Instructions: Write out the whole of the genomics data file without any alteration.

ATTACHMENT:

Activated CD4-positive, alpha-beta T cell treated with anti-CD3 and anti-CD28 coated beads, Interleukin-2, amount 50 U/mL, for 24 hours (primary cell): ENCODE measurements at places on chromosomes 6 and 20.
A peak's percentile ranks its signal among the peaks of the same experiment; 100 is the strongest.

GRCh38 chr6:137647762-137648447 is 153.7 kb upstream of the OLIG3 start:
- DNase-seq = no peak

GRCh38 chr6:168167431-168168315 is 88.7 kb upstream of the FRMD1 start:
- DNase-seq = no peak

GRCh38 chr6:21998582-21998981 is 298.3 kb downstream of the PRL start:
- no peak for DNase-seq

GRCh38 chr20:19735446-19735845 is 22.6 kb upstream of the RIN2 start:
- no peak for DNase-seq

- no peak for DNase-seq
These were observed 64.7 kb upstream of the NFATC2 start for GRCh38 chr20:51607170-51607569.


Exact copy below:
Activated CD4-positive, alpha-beta T cell treated with anti-CD3 and anti-CD28 coated beads, Interleukin-2, amount 50 U/mL, for 24 hours (primary cell): ENCODE measurements at places on chromosomes 6 and 20.
A peak's percentile ranks its signal among the peaks of the same experiment; 100 is the strongest.

GRCh38 chr6:137647762-137648447 is 153.7 kb upstream of the OLIG3 start:
- DNase-seq = no peak

GRCh38 chr6:168167431-168168315 is 88.7 kb upstream of the FRMD1 start:
- DNase-seq = no peak

GRCh38 chr6:21998582-21998981 is 298.3 kb downstream of the PRL start:
- no peak for DNase-seq

GRCh38 chr20:19735446-19735845 is 22.6 kb upstream of the RIN2 start:
- no peak for DNase-seq

- no peak for DNase-seq
These were observed 64.7 kb upstream of the NFATC2 start for GRCh38 chr20:51607170-51607569.